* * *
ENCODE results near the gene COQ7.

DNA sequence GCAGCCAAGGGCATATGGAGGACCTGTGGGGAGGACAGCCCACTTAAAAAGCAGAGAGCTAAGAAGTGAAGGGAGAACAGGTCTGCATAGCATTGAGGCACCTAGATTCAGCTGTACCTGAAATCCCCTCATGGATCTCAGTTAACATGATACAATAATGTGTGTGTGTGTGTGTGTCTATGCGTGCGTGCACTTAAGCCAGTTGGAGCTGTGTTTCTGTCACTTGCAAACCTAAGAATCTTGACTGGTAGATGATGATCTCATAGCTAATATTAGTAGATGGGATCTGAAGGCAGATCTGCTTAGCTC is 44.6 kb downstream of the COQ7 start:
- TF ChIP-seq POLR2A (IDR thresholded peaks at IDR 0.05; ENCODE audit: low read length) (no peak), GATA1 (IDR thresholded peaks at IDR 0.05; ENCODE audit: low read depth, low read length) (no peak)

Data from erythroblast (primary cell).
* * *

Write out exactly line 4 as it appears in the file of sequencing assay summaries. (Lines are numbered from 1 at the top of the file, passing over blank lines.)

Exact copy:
Data from erythroblast (primary cell).